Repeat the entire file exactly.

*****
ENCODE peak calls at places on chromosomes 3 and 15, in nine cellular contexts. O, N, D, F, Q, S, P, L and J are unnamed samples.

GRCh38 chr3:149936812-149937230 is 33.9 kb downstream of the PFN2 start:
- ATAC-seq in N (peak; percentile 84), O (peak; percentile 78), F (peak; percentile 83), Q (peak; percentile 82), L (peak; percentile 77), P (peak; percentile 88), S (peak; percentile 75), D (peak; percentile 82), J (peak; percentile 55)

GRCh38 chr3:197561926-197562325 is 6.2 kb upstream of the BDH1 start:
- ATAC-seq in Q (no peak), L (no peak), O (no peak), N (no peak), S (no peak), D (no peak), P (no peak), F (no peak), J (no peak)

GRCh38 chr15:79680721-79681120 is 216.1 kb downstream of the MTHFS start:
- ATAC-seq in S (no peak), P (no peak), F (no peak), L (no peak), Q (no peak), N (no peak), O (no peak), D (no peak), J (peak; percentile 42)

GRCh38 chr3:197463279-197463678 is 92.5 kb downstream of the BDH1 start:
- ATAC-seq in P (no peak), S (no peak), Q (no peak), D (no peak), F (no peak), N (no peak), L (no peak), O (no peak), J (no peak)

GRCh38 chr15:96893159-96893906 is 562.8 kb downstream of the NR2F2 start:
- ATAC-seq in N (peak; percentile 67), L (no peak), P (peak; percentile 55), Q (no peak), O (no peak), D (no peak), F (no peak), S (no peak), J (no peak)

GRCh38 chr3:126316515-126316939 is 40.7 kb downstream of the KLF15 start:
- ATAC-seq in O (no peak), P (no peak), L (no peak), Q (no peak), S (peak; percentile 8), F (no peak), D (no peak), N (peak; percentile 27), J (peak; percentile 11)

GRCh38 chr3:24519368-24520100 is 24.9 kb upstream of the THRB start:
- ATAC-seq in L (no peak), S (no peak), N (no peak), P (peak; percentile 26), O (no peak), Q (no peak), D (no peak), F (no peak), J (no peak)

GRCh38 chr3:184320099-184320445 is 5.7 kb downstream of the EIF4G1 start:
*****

ENCODE peak calls at places on chromosomes 3 and 15, in nine cellular contexts. O, N, D, F, Q, S, P, L and J are unnamed samples.

GRCh38 chr3:149936812-149937230 is 33.9 kb downstream of the PFN2 start:
- ATAC-seq in N (peak; percentile 84), O (peak; percentile 78), F (peak; percentile 83), Q (peak; percentile 82), L (peak; percentile 77), P (peak; percentile 88), S (peak; percentile 75), D (peak; percentile 82), J (peak; percentile 55)

GRCh38 chr3:197561926-197562325 is 6.2 kb upstream of the BDH1 start:
- ATAC-seq in Q (no peak), L (no peak), O (no peak), N (no peak), S (no peak), D (no peak), P (no peak), F (no peak), J (no peak)

GRCh38 chr15:79680721-79681120 is 216.1 kb downstream of the MTHFS start:
- ATAC-seq in S (no peak), P (no peak), F (no peak), L (no peak), Q (no peak), N (no peak), O (no peak), D (no peak), J (peak; percentile 42)

GRCh38 chr3:197463279-197463678 is 92.5 kb downstream of the BDH1 start:
- ATAC-seq in P (no peak), S (no peak), Q (no peak), D (no peak), F (no peak), N (no peak), L (no peak), O (no peak), J (no peak)

GRCh38 chr15:96893159-96893906 is 562.8 kb downstream of the NR2F2 start:
- ATAC-seq in N (peak; percentile 67), L (no peak), P (peak; percentile 55), Q (no peak), O (no peak), D (no peak), F (no peak), S (no peak), J (no peak)

GRCh38 chr3:126316515-126316939 is 40.7 kb downstream of the KLF15 start:
- ATAC-seq in O (no peak), P (no peak), L (no peak), Q (no peak), S (peak; percentile 8), F (no peak), D (no peak), N (peak; percentile 27), J (peak; percentile 11)

GRCh38 chr3:24519368-24520100 is 24.9 kb upstream of the THRB start:
- ATAC-seq in L (no peak), S (no peak), N (no peak), P (peak; percentile 26), O (no peak), Q (no peak), D (no peak), F (no peak), J (no peak)

GRCh38 chr3:184320099-184320445 is 5.7 kb downstream of the EIF4G1 start: